Pavey et al encountered extravasation reaction in 1 patient with paclitaxel + carboplatin therapy.[5] In our present study, it occurred in 3.5% of patients treated with cisplatin + 5-FU and 5-FU + oxaliplatin therapy [Figure 4].
Figure 4: Extravasation reaction

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Ziemer et al[10] observed that flagellate dermatitis [Figure 5] and subsequent hyperpigmentation in the skin were fairly common among patients receiving bleomycin, with reported incidence between 8% and 22% whereas Júlio César Gomes Silveira et al[11] observed its occurrence was variable, as it was described in a percent range from 8% to 66% of cases in different studies. In our study, it was seen in 5 cases. Two patients with bleomycin and 1 patient with paclitaxel + carboplatin + bleomycin therapy showed flagellate dermatosis.
Figure 5: Flagellate dermatosis by bleomycin

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Exfoliation and ichthyosis were found in 2 cases each treated with methotrexate [Figure 6]. Jetton and Eby also observed ichthyosis associated with methotrexate therapy.[12]
Figure 6: (a) Methotrexate-induced ichthyosis. (b) Methotrexate-induced exfoliative dermatitis

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Papulopustular rash was reported with gefitinib, cetuximab, and ABVD regimen.[5] We observed it in a case with 5-FU + oxaliplatin therapy.

Phlebitis is an inflammatory response to intravenously injected chemotherapy drugs that may last for weeks or months and leads to various types of vein damage including pain, erythema and swelling, and thickening of injection area and finally, fever.[13] Thrombophlebitis was seen in 12 patients treated with cytarabine + daunorubicin, carboplatin + 5-FU, and 5-FU + oxaliplatin in our study. Chemotherapy-induced phlebitis incidence has been reported as 70%; it increases the probability of embolism affecting the health of the patients.[14]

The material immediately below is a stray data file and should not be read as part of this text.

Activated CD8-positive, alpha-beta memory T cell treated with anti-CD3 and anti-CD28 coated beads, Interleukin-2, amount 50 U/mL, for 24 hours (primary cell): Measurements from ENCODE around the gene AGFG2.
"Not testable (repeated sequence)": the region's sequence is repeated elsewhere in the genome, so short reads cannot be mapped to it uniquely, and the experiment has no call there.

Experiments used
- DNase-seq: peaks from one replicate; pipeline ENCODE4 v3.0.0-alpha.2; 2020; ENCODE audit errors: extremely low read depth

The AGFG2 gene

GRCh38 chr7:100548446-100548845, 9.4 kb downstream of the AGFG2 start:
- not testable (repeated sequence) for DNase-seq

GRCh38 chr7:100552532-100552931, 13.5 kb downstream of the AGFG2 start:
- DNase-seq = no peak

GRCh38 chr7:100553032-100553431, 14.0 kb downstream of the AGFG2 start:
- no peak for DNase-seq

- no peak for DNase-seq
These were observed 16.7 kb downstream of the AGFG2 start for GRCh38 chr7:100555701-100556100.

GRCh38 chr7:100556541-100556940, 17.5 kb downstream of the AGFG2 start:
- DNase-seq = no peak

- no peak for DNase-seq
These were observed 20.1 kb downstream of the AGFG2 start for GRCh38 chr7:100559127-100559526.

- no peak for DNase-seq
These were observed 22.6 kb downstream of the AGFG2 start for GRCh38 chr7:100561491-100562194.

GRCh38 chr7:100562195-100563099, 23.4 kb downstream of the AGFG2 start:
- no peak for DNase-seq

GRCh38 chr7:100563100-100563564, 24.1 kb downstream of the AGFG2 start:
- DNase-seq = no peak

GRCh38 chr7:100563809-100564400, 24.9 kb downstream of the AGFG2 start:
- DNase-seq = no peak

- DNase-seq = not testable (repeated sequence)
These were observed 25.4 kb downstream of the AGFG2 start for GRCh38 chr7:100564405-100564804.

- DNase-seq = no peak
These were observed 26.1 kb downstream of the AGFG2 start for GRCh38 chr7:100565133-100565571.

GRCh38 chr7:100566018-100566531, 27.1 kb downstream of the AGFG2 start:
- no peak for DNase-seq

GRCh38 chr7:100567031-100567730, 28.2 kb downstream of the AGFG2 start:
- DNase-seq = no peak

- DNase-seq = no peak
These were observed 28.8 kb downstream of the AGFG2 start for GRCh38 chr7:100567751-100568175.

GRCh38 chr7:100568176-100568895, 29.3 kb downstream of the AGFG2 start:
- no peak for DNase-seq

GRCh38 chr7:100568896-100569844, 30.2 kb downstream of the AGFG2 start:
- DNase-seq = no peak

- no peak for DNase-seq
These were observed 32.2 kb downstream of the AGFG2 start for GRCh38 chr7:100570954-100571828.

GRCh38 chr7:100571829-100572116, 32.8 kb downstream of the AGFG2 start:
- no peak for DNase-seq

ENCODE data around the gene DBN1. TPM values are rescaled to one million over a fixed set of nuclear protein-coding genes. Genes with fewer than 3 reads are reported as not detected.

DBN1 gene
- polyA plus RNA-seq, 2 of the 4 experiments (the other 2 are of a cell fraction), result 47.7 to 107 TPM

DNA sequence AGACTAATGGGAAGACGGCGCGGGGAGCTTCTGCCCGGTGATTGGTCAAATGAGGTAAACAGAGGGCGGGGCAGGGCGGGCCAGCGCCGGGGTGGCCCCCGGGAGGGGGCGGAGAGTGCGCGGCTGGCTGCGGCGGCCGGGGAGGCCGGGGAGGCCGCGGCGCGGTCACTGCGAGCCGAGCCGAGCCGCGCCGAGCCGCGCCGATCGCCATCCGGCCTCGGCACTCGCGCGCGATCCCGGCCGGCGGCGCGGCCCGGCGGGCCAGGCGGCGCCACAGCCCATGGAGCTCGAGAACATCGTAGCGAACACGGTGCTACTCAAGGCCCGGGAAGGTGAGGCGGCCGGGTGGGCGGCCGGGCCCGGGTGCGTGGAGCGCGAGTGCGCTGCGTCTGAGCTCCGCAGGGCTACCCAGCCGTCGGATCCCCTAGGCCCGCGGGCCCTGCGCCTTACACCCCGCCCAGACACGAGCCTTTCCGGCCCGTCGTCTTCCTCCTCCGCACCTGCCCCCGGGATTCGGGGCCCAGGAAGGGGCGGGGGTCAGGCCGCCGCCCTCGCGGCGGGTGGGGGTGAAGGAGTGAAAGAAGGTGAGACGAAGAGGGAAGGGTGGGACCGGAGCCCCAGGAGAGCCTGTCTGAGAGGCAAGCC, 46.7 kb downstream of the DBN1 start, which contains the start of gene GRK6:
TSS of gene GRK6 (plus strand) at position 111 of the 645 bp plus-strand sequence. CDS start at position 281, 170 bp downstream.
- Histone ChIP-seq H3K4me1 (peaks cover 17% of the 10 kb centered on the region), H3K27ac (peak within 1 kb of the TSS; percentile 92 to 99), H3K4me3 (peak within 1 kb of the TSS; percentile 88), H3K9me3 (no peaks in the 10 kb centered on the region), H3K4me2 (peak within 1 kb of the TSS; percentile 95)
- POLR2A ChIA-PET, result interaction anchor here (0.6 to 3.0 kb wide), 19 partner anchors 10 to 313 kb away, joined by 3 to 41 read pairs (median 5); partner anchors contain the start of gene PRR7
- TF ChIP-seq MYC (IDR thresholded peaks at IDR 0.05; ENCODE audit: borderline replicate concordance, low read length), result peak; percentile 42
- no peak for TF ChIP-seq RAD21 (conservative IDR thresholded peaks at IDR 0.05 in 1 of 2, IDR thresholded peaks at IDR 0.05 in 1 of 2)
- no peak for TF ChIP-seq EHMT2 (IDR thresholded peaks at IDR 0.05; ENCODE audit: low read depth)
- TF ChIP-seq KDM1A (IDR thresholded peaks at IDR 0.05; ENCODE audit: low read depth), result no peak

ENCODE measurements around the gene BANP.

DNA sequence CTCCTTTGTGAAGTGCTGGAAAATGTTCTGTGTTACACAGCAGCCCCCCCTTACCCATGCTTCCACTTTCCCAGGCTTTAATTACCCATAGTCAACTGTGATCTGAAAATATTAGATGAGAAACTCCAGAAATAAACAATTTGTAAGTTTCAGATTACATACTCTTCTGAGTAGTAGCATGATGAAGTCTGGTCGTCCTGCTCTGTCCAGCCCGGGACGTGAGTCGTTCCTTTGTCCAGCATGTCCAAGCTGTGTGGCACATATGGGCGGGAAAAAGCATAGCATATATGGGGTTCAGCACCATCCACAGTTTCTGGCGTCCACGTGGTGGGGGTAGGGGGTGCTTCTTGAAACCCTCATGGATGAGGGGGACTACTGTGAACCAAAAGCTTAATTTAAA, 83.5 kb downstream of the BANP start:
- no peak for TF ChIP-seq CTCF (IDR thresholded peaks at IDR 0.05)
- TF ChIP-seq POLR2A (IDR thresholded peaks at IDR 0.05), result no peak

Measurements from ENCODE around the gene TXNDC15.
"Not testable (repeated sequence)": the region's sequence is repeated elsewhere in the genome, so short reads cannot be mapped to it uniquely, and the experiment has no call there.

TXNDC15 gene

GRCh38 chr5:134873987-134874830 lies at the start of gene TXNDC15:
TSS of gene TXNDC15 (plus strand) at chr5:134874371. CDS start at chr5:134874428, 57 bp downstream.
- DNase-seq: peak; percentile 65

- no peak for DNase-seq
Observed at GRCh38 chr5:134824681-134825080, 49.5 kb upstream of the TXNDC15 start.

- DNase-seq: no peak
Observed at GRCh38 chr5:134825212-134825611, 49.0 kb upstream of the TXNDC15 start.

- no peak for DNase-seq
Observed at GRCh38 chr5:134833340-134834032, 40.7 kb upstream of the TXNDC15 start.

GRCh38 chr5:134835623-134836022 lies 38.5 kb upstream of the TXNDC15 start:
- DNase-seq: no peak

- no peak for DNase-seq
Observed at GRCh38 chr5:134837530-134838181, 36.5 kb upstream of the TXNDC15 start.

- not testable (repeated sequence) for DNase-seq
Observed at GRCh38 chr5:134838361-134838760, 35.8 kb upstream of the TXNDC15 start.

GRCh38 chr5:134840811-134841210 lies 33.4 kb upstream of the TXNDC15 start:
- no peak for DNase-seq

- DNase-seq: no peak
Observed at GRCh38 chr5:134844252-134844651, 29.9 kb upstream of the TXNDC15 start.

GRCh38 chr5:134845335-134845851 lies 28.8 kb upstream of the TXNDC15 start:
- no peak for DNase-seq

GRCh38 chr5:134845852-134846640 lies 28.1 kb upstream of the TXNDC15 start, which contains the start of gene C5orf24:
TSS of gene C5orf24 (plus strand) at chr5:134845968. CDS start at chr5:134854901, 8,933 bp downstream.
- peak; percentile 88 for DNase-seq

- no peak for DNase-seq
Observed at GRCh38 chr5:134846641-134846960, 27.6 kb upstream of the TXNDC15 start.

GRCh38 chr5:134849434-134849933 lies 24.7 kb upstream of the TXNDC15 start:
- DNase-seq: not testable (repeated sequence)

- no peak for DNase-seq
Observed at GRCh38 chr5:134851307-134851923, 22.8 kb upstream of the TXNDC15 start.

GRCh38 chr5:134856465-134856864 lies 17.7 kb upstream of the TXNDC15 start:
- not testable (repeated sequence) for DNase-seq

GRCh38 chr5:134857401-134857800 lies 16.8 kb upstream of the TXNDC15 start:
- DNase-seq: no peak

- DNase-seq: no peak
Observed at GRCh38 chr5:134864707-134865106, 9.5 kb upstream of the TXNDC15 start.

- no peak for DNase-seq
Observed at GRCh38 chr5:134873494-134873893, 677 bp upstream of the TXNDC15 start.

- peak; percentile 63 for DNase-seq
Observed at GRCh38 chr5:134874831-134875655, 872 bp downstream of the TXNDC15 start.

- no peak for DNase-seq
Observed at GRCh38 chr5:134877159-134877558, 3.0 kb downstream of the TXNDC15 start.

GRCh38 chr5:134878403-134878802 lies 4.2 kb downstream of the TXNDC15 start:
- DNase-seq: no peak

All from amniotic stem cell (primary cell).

It has been reported that Sweet's syndrome developed secondary to administration of imatinib mesylate for the treatment of chronic myeloid leukaemia.[15] In our study also one patient who received imatinib, developed Sweet's syndrome.

In our study, we found cisplatin + paclitaxel caused cutaneous side effects as anagen effluvium in 55.55% and melanonychia in 7.58% of the patients. The main side effects of this combination regimen were myelosuppression, gastrointestinal reactions, and peripheral neuropathy in a study by Zhao et al.[16]

In 141 patients who received Cisplatin + 5-FU regimen cutaneous adversities seen were anagen effluvium in 7.8%, xerosis in 4.96%, generalised pruritus in 4.25%, and extravasation reactions in 3.54%. This is similar to a study by the Christie NHS Foundation Trust.[17]

Similarly, therapy with paclitaxel + carboplatin led to anagen effluvium in 33.33% and prurigo nodularis in 2.5% of 120 patients. A diffuse rash had been reported after the administration of this combination therapy.[18]

Cisplatin + paclitaxel + 5-FU regimen showed anagen effluvium in 55.55% and hand-foot syndrome in 5.55% of 36 patients treated with this as compared to Hitt et al who found that peripheral neuropathy (Grade 2–3, 14%) and catheter-associated venous thrombosis (7%) were main toxicities of cisplatin + paclitaxel + 5-FU regimen in 70 patients.[19]

The limitation of this study was the inability of pinpointing a single drug responsible for a particular dermatological adversary since the chemotherapy mostly constituted of combination protocol. Therefore, we have tried to associate the drug combination itself.

   Conclusion Top

We conclude that 78.6% of the patients having dermatological adversities presented with anagen effluvium most commonly by alkylating agents, cytotoxic agents, and taxanes in various combinations. Similarly, bleomycin was found to be the most probable cause of flagellate dermatoses in combinations. Alkylating agents and antimetabolites were most frequently implicated in xerosis, thrombophlebitis, generalised pruritus, extravasation reactions, and papulopustular rash. Hand-foot syndrome was associated most commonly with taxanes followed by epidermal growth factor receptor antagonist (sunitinib) and antimetabolites. Melanonychia, bullous photodermatitis, and prurigo nodularis were seen mostly by alkylating agents and their various combinations. Similarly, exfoliation and ichthyosis were caused by methotrexate while Sweet's syndrome by tyrosine kinase inhibitor imatinib.